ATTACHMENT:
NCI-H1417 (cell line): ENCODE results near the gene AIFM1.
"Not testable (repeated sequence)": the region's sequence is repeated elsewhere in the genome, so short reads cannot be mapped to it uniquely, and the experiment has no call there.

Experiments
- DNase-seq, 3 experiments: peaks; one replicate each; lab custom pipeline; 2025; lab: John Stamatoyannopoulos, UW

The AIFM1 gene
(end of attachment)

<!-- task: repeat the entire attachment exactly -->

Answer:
NCI-H1417 (cell line): ENCODE results near the gene AIFM1.
"Not testable (repeated sequence)": the region's sequence is repeated elsewhere in the genome, so short reads cannot be mapped to it uniquely, and the experiment has no call there.

Experiments
- DNase-seq, 3 experiments: peaks; one replicate each; lab custom pipeline; 2025; lab: John Stamatoyannopoulos, UW

The AIFM1 gene